When photographic film 600 is employed in a camera, the camera optics 610 images a picture on the surface of film 600. Each separate picture element in the image corresponds to a separate point in the original object. Camera optics 610 is assumed to be of such design that the light imaged on the surface of film 600 is well collimated. Thus, as indicated in FIG. 6, if the object includes two separated points, one of which is red and the other of which is blue, camera optics 610 will forward the red light from the red object point to a corresponding first picture element of film 600 and forward the blue light from the blue object point to a corresponding second picture element of film 600. However, the effect of the optical phase filter of the present invention results in substantially all the red light being focused to the red region of the first picture element, as indicated by solid lines 612, and substantially none of this red light being focused to the respective blue and green regions of the first picture element, as indicated by dashed lines 614 and 616. On the other hand, substantially all the blue light is focused to the blue region of the second picture element, as indicated by solid line 618, and substantially none of the blue light is focused to the respective red and green regions of the second picture element, as indicated by dashed lines 620 and 622. To get maximum possible saturation of the recorded colors, it is necessary that the light reaching the film from the camera optics is sufficiently well collimated.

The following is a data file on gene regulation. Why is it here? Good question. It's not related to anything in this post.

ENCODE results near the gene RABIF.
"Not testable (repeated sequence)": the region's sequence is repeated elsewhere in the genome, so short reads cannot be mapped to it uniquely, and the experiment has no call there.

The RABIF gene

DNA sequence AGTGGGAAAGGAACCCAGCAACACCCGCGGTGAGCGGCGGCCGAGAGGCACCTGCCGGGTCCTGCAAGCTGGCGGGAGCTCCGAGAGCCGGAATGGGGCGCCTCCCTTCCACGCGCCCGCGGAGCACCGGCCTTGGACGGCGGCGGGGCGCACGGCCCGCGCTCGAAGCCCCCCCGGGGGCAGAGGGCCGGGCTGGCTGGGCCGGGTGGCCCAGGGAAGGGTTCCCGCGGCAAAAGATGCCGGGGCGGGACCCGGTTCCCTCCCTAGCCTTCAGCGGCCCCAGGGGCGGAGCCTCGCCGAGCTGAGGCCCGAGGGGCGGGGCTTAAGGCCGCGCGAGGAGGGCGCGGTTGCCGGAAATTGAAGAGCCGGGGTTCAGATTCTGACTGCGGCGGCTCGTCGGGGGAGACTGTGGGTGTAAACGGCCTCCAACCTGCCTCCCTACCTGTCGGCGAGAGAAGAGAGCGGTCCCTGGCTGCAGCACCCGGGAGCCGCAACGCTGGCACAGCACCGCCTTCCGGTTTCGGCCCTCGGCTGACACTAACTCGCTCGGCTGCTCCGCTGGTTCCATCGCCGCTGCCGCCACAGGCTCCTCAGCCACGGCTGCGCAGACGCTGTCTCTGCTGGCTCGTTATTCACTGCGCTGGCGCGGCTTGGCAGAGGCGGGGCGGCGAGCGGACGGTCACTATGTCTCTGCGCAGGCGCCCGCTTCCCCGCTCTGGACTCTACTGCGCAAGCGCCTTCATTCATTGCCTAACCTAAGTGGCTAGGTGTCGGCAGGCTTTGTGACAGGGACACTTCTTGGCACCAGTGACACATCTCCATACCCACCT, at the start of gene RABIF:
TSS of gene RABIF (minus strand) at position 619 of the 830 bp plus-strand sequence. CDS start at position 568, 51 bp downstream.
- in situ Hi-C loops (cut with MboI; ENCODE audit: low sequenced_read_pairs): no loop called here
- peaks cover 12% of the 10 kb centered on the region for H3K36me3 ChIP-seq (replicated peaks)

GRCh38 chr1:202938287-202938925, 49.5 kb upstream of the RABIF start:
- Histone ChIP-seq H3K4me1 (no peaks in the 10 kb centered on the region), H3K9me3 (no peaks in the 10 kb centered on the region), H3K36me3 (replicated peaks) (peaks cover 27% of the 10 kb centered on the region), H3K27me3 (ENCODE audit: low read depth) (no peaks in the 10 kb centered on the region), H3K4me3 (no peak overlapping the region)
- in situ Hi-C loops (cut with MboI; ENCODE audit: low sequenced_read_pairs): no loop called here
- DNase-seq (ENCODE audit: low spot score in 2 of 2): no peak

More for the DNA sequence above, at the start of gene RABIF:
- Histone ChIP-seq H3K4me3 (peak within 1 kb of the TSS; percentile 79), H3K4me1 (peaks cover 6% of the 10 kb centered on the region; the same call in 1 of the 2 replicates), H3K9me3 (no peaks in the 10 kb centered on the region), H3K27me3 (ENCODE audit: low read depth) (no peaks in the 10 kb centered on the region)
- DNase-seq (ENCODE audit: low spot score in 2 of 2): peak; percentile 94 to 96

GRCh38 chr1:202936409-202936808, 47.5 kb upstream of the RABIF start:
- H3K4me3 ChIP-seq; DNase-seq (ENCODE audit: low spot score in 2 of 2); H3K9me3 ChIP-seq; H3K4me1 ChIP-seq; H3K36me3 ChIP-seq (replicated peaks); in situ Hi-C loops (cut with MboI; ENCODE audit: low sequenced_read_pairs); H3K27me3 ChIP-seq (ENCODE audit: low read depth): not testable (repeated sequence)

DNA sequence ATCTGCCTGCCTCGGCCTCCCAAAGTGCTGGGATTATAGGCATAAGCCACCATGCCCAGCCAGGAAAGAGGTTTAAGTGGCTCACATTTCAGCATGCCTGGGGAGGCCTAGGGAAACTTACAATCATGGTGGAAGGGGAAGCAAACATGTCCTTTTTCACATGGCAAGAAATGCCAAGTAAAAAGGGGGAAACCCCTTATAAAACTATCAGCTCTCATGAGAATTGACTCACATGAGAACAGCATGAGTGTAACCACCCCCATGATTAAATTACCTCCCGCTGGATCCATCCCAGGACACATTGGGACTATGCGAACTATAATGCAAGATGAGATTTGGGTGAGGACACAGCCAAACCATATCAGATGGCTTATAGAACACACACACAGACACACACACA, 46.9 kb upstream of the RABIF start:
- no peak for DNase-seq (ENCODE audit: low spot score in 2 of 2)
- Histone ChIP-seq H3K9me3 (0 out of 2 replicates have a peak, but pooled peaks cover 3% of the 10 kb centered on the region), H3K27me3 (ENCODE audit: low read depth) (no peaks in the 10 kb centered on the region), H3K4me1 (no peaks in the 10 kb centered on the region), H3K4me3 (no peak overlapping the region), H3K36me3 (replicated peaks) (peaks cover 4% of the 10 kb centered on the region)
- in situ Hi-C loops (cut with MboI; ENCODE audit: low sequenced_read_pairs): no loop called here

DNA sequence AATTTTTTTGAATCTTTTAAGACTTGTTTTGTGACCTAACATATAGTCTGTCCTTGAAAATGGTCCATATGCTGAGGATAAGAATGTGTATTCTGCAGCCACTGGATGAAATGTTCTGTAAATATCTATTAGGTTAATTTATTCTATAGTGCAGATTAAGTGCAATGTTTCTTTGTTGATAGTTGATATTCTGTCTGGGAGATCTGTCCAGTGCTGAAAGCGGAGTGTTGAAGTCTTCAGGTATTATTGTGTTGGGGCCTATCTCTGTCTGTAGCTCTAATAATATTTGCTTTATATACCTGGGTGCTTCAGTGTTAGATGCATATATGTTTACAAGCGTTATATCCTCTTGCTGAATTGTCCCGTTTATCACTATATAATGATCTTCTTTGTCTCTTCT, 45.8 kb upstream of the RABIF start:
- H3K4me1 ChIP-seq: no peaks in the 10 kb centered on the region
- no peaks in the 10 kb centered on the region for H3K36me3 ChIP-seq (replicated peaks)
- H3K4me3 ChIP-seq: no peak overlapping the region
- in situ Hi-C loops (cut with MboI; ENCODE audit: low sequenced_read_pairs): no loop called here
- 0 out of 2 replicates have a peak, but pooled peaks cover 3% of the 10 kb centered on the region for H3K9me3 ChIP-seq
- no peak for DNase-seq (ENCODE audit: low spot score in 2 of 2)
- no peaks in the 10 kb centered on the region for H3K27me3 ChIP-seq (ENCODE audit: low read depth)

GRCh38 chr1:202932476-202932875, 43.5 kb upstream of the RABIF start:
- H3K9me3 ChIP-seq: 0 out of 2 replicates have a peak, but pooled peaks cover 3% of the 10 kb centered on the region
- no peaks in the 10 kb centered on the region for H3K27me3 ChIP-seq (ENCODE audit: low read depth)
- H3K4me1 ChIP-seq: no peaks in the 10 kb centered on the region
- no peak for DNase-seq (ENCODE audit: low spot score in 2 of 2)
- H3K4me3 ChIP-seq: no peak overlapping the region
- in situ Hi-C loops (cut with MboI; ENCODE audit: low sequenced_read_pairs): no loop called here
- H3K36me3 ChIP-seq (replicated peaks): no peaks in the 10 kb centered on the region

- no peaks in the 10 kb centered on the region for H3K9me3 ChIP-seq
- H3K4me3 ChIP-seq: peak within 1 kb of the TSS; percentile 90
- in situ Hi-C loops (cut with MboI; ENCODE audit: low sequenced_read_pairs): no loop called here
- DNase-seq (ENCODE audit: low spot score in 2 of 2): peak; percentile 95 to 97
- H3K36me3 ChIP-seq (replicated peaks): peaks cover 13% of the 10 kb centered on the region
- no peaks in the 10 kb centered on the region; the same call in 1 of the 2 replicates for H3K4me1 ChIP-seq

If exposed film 600 is developed by reverse development processes, known in the art, to provide a black-and-white positive transparency (i.e., in the developed film 600 regions of picture elements which have been exposed to light are relatively transparent while regions of picture elements which have not been exposed to light are relatively opaque), such a black-and-white positive transparency may be used in a conventional slide projector to display a color picture.